Migration, escape and human trafficking

The first objects you will meet in Crossroads are the boat, called Pantera, and the stairs made of rickety wooden slats tied together with clothing rags. Together, they tell stories of migration, escape and human trafficking.

The boat is a type of simple fishing boats, often used by refugees and migrants trying to cross the Mediterranean Sea to Europe. According eyewitnesses, this particular boat brought 25 people to the Almeria coast in southern Spain in 2004. Generally the police burn abandoned boats, but this boat was evidence in a human trafficking case.

The Strait of Gibraltar is crisscrossed by trade, movement, migration and smuggling. Illegal migration to Europe is closely linked to the economic interests of human traffickers. There has long been organized trade in humans, drugs and weapons. Many migrants still attempt to cross the Strait, but much of the migrant traffic has sought out other routes.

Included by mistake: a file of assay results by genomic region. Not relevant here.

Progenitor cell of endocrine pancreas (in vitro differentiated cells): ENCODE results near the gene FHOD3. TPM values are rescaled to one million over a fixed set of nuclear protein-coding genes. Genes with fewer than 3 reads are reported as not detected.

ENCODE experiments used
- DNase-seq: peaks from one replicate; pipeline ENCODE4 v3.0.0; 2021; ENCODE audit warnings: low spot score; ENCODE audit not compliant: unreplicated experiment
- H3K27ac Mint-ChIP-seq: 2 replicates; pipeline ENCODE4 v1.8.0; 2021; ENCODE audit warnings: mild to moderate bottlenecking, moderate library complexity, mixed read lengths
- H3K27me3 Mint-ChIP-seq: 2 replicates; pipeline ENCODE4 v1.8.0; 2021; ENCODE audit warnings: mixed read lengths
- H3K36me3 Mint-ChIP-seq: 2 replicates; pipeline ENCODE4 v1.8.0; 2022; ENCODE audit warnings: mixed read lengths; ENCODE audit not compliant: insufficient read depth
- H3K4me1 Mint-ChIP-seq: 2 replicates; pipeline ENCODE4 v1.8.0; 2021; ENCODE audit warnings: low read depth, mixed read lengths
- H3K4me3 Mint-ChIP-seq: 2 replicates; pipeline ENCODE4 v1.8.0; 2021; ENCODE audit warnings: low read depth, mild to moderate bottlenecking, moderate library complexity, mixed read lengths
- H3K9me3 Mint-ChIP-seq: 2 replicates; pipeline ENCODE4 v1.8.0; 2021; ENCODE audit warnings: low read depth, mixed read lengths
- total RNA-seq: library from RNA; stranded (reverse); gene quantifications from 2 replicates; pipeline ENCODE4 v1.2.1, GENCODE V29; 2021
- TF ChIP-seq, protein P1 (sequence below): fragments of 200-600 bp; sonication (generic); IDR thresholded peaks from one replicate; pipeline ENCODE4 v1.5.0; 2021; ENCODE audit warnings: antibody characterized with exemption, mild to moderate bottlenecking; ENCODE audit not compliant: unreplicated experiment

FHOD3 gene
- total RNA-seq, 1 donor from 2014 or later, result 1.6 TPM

These stairs are made of rickety wooden slats tied together with clothing rags. They are used to attempt to climb over the dubble barbed wire fence around Melilla. This city is on the North African coast, but is an Spanish enclave. In some places, the fence is six meters tall.

In 2015, 60 million people were seeking refuge in the world. In all likelihood, the numbers of people fleeing climate-related problems will increase.

For decades, refugee flows from the Middle East and North Africa have followed three primary routes, via Spain, Italy and Greece. Attempts to reach Europe from Melilla and Ceuta have declined, in part due to electronic security systems, higher fences and increased militarization.